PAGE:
“Pigeon power!” she trilled.
“I think you’re a turtledove,” Langcorn said as his eyebrows converted into matching feathers. His change was limited to the doused areas, so he sprouted wings from the back of his neck.
“You’re abominations!” Florian shouted at them, aghast.
“On the twenty-third day of Christmas my true love gave to me,” Marzipan sang, voice enriched by the bird’s coo, “two turtledoves!” She flapped and took off, swooping over the cannons, too far from any world to suffer their cares. She would’ve been ascending already, but it took Langcorn a few moments to figure out which muscles he had to flex to control his own set of wings. It turned out to be the ones he usually only used to fruitlessly try and scratch an itch on his back without his hands. The man flew sideways, legs bouncing over cannons, but he had upward momentum just as he dropped off the edge of the platform.
“Get back down here!” Saint Florian ordered.
“Right after we speak with Prester John!” Langcorn shouted down to the man. “Up Marzipan! All the way to the top!” She trilled in agreement, and they both lost themselves in the ecstasy of flight. The temptation to abandon the tree entirely, to make for that endless sky, was almost overpowering, but the Chrismon Tree was the only landmark in any direction. If their potions wore off they would fall or drift with no recourse, part of an infinity unconcerned with life, mortal or otherwise.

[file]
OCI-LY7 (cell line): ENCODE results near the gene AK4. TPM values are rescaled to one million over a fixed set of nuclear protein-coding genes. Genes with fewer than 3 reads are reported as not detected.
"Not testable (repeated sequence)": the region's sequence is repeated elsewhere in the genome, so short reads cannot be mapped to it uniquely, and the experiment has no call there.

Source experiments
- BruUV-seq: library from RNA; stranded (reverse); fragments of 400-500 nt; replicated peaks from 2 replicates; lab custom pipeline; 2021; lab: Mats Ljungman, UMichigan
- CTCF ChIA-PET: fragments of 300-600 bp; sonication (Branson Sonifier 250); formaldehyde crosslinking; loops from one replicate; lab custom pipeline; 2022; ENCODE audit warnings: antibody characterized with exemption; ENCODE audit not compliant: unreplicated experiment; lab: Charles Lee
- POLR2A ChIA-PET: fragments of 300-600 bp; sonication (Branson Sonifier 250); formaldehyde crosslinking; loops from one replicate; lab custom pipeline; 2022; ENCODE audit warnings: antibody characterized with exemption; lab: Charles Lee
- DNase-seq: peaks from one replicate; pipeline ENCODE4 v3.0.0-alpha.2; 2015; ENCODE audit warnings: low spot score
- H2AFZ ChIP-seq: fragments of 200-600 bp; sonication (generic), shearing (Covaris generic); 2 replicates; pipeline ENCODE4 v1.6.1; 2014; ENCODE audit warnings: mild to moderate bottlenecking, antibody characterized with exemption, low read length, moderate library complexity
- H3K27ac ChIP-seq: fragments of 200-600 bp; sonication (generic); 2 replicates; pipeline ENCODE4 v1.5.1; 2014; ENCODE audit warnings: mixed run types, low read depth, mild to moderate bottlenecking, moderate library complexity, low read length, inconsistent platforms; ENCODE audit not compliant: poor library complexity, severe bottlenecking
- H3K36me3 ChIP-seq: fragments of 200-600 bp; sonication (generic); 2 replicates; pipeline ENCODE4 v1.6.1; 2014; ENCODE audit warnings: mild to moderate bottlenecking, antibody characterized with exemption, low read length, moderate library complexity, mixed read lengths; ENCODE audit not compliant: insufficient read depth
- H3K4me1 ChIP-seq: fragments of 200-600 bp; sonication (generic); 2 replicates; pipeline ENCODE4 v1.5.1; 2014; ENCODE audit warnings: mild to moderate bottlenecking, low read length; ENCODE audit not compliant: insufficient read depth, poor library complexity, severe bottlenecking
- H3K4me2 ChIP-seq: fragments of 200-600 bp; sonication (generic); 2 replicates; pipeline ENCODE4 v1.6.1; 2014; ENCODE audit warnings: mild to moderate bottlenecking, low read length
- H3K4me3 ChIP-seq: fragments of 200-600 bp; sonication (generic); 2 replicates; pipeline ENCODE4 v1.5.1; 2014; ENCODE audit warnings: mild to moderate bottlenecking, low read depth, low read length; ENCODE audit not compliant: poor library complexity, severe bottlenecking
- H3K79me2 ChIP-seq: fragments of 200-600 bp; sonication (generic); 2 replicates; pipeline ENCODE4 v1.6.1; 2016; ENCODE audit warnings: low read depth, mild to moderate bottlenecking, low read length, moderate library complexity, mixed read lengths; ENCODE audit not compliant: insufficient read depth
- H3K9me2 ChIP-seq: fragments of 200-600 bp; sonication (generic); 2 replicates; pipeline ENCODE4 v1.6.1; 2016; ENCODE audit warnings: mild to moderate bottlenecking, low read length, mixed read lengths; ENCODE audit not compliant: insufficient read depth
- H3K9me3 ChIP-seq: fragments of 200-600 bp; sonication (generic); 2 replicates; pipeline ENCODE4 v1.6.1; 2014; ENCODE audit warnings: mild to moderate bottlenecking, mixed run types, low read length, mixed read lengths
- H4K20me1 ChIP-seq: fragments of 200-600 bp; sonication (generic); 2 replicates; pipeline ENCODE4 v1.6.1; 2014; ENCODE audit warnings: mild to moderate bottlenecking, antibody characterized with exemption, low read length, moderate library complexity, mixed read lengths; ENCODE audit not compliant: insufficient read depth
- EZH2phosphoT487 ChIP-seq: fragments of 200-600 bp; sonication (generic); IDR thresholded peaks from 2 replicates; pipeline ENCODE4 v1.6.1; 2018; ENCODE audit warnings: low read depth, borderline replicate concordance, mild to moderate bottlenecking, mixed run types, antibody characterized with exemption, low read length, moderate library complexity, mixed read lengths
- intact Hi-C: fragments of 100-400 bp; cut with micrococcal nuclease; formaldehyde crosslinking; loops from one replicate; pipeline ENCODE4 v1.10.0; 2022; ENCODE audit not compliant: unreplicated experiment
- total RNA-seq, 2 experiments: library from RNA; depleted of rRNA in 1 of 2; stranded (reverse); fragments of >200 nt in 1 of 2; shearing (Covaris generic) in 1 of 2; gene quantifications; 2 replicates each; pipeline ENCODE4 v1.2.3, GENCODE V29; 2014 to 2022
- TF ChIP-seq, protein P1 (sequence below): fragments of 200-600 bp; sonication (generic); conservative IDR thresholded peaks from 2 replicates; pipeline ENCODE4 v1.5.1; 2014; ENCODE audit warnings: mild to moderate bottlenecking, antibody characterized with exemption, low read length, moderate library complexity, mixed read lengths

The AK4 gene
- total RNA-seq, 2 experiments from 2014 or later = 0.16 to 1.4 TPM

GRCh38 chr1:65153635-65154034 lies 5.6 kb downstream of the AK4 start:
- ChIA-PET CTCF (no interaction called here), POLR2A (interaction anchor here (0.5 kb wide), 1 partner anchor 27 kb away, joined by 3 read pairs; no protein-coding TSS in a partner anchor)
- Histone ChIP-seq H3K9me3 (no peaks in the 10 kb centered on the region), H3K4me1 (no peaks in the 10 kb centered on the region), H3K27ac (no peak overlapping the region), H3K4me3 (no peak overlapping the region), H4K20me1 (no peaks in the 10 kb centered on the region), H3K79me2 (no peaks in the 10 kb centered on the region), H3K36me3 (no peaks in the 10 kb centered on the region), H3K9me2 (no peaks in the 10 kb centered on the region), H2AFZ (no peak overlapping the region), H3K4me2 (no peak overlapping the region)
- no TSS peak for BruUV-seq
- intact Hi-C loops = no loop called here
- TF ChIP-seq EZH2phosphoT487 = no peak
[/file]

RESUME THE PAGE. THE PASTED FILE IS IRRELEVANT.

Florian made it all the more tempting, as he loaded the guns with more standard ammunition and began firing up at them. Brass cannonballs shot past one at a time. The danger from their ascent was minimal, aiming from that distance nigh impossible, but each one eventually struck a branch, dislodging snow, chunks of wood, and diseased needles.
“You’re the one that lives here you idiot!” Marzi screamed at him, though it was more of a squawk. His response was another cannonball.
“Quickly Marzi!” Langcorn urged. “The higher we go the less debris there will be!” Most of his body hung uselessly while his neck did the work, so he had to take extra care in maneuvering, as his trunk and limbs swung awkwardly.
Kthoom! Kthoom! Kthoom! The assault continued, but Marzi and Langcorn hugged the trunk, mimicking the spiral they assumed the stairs had taken. Once they were sufficiently around the bend Florian no longer had a clear shot, and they were free to rise as directly as possible.
When they landed, once again on the sun-shaped platform at the tree’s summit, everything but its shape had changed. Daylight rays shone down as fierce yellow curtains, snow somehow falling as sparkles that refused to melt in their warmth.
Triluna had been suspended over a garden, but in her place stood a wooden building, like a courthouse that could only hold one courtroom, perhaps an office or two, and, at the barest edge of possibility, a broom closet. The roof was topped by a bright yet humble star, of circling light rather than glass or gem.